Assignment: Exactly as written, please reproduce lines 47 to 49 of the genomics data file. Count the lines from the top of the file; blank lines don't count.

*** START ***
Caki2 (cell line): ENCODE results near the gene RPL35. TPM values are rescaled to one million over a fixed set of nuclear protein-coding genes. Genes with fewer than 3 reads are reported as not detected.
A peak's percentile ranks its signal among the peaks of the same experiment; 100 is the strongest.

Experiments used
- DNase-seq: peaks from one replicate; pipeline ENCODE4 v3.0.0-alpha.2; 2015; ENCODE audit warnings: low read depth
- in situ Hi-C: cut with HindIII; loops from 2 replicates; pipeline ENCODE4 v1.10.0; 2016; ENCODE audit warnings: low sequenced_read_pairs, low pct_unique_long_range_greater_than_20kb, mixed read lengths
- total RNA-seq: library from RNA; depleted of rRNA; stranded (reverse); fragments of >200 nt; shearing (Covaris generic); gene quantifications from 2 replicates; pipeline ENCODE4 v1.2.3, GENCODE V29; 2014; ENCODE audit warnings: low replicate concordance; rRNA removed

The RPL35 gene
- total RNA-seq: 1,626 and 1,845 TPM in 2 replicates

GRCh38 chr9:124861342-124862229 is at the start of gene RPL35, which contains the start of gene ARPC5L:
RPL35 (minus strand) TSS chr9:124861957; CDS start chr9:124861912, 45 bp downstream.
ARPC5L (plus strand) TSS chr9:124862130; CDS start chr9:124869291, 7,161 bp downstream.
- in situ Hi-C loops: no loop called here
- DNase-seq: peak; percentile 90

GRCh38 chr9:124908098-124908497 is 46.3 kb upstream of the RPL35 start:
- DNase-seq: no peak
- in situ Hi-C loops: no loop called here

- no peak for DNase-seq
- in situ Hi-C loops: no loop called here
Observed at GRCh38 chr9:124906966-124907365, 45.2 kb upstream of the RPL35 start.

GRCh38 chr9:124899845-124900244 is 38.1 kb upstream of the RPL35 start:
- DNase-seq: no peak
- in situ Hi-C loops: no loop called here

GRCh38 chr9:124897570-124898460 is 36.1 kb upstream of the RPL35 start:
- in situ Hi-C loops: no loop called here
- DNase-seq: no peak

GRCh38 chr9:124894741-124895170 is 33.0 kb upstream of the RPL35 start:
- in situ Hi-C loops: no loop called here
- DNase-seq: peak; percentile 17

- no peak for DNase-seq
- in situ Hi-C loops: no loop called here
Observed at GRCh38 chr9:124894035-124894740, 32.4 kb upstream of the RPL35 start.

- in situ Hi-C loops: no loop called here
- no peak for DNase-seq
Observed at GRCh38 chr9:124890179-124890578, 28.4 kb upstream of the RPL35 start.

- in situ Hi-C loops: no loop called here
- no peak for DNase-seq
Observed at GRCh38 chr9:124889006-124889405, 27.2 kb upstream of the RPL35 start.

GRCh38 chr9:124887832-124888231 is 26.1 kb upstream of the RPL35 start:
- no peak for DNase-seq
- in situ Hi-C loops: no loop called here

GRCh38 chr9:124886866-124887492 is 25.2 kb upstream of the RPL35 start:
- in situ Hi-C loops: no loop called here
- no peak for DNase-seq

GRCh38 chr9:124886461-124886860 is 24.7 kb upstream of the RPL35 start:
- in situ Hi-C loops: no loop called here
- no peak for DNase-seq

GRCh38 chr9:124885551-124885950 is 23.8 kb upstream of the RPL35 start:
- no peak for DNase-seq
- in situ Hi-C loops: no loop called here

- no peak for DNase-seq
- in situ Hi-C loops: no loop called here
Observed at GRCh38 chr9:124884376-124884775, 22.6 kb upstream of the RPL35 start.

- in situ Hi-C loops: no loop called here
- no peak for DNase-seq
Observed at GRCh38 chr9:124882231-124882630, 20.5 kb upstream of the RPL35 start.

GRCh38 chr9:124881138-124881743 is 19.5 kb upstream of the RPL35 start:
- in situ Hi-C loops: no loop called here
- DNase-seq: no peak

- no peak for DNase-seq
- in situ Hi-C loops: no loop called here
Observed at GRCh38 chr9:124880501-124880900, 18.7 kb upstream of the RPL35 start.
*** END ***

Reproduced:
GRCh38 chr9:124885551-124885950 is 23.8 kb upstream of the RPL35 start:
- no peak for DNase-seq
- in situ Hi-C loops: no loop called here